GILFORD — Selectmen are expected to hear at a meeting tonight the police department's plan to make synthetic drugs illegal in Gilford.
The proposed ordinance, if passed by selectmen, will bring Gilford in line with existing federal law and with proposed legislation that is before the N.H. Legislature but has yet to be passed.
"This ordinance will serve to educate the public that these forms of dangerous synthetic drugs are not allowed in the town of Gilford, whether they are already considered scheduled controlled drugs or they are analogs, which can be considered just as illegal," said Detective Sergeant Christopher Jacques last week while he was explaining his recommendations.
For the purposes of the ordinance, Jacques said using the word "analog" is to continue the illegality of synthetic drugs that are chemically altered to avoid being mentioned in the Federal Drug Act. He said the state law, if it passes, will do the same thing.
Jacques identified two types of synthetic drugs that are growing in popularity within the state and in the town of Gilford – cathinones, commonly referred to as bath salts, and phenethylamines, a term which includes synthetic compounds like LSD and MDMA (ecstasy).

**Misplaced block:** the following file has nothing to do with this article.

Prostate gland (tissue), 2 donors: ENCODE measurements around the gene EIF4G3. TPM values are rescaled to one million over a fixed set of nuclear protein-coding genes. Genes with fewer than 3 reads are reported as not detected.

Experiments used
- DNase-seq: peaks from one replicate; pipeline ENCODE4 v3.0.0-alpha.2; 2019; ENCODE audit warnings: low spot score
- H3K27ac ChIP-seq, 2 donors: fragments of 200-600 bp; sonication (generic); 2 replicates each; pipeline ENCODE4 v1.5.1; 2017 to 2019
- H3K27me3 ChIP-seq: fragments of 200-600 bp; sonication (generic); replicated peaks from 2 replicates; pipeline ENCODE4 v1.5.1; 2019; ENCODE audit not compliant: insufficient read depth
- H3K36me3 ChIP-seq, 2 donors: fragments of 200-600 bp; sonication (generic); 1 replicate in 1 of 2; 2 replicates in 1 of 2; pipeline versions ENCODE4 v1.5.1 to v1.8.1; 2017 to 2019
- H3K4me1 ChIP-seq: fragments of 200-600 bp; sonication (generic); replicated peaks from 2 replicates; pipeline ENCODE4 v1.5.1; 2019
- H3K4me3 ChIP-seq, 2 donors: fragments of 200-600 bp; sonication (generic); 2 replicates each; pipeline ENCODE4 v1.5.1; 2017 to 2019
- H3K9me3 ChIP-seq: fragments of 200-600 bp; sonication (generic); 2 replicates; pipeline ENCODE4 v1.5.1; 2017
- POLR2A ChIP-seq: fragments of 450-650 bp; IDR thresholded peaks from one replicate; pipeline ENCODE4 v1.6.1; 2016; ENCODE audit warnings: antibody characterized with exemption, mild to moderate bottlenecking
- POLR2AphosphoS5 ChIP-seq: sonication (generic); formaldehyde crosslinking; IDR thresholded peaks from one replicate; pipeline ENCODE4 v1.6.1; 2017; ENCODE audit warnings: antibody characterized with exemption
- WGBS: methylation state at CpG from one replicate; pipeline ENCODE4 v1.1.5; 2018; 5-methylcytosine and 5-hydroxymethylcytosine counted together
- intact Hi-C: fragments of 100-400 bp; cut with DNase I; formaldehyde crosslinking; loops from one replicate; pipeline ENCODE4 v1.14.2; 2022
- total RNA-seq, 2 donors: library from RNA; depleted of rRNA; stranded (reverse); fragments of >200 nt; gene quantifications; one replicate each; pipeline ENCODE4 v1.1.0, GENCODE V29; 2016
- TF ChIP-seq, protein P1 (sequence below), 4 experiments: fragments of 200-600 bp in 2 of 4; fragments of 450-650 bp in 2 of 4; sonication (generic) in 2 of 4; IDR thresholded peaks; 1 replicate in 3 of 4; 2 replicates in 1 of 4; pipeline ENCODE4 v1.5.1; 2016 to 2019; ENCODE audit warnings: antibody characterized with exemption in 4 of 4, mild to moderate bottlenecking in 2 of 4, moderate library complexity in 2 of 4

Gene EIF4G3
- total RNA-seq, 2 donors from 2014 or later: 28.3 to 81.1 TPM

Synthetic cathinones are Schedule 1 drugs according to the Federal Drug Act as are mescaline, cannabis and their synthetic copycats.
One tool to identify and fight the use of these drugs is with a NarcoTest that can be purchased by police department for use as a preliminary identifiers. Jacques said the NarcoPouchs or NarcoTests are expensive but can give immediate results as opposed to waiting up to ten months for the state lab to produce an official analysis.
Jacques said the department is seeing use of synthetic drugs, often sold over the counter and labeled as not for human consumption, in children as young as 14.
"These were never intended for human consumption," he said.
"There's no control for these," he said. "(People) don't know what they're really getting."
He said police and other emergency responders have seen upwards of a dozen bad reactions to these drugs including paranoia, violent behavior, rapid heart rate and a death in one case.
The Gilford Selectmen meet at 7 p.m. at the Town Hall and Jacques encouraged anyone – especially parents of young people – to attend the presentation to learn more about the proposed ordinance and the danger these drugs present to consumers.
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